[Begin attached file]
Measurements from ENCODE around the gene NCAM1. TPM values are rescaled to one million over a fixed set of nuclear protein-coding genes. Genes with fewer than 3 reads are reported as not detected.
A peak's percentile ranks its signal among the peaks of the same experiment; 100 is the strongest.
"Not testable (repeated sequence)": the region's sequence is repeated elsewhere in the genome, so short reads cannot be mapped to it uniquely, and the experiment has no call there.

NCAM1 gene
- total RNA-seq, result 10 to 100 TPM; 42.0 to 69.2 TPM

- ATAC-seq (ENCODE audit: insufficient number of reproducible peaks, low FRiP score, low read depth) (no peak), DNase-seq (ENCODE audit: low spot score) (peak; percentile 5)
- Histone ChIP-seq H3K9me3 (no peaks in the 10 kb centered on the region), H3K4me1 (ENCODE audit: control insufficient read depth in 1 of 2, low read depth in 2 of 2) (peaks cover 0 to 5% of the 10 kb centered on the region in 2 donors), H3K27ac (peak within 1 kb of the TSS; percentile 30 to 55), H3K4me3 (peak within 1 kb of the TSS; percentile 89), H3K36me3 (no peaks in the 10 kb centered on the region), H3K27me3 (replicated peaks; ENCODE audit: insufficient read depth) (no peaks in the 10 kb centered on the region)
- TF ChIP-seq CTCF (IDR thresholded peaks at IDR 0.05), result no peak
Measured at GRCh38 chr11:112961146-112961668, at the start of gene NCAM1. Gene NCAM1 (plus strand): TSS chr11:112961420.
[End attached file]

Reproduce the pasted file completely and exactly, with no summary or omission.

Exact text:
Measurements from ENCODE around the gene NCAM1. TPM values are rescaled to one million over a fixed set of nuclear protein-coding genes. Genes with fewer than 3 reads are reported as not detected.
A peak's percentile ranks its signal among the peaks of the same experiment; 100 is the strongest.
"Not testable (repeated sequence)": the region's sequence is repeated elsewhere in the genome, so short reads cannot be mapped to it uniquely, and the experiment has no call there.

NCAM1 gene
- total RNA-seq, result 10 to 100 TPM; 42.0 to 69.2 TPM

- ATAC-seq (ENCODE audit: insufficient number of reproducible peaks, low FRiP score, low read depth) (no peak), DNase-seq (ENCODE audit: low spot score) (peak; percentile 5)
- Histone ChIP-seq H3K9me3 (no peaks in the 10 kb centered on the region), H3K4me1 (ENCODE audit: control insufficient read depth in 1 of 2, low read depth in 2 of 2) (peaks cover 0 to 5% of the 10 kb centered on the region in 2 donors), H3K27ac (peak within 1 kb of the TSS; percentile 30 to 55), H3K4me3 (peak within 1 kb of the TSS; percentile 89), H3K36me3 (no peaks in the 10 kb centered on the region), H3K27me3 (replicated peaks; ENCODE audit: insufficient read depth) (no peaks in the 10 kb centered on the region)
- TF ChIP-seq CTCF (IDR thresholded peaks at IDR 0.05), result no peak
Measured at GRCh38 chr11:112961146-112961668, at the start of gene NCAM1. Gene NCAM1 (plus strand): TSS chr11:112961420.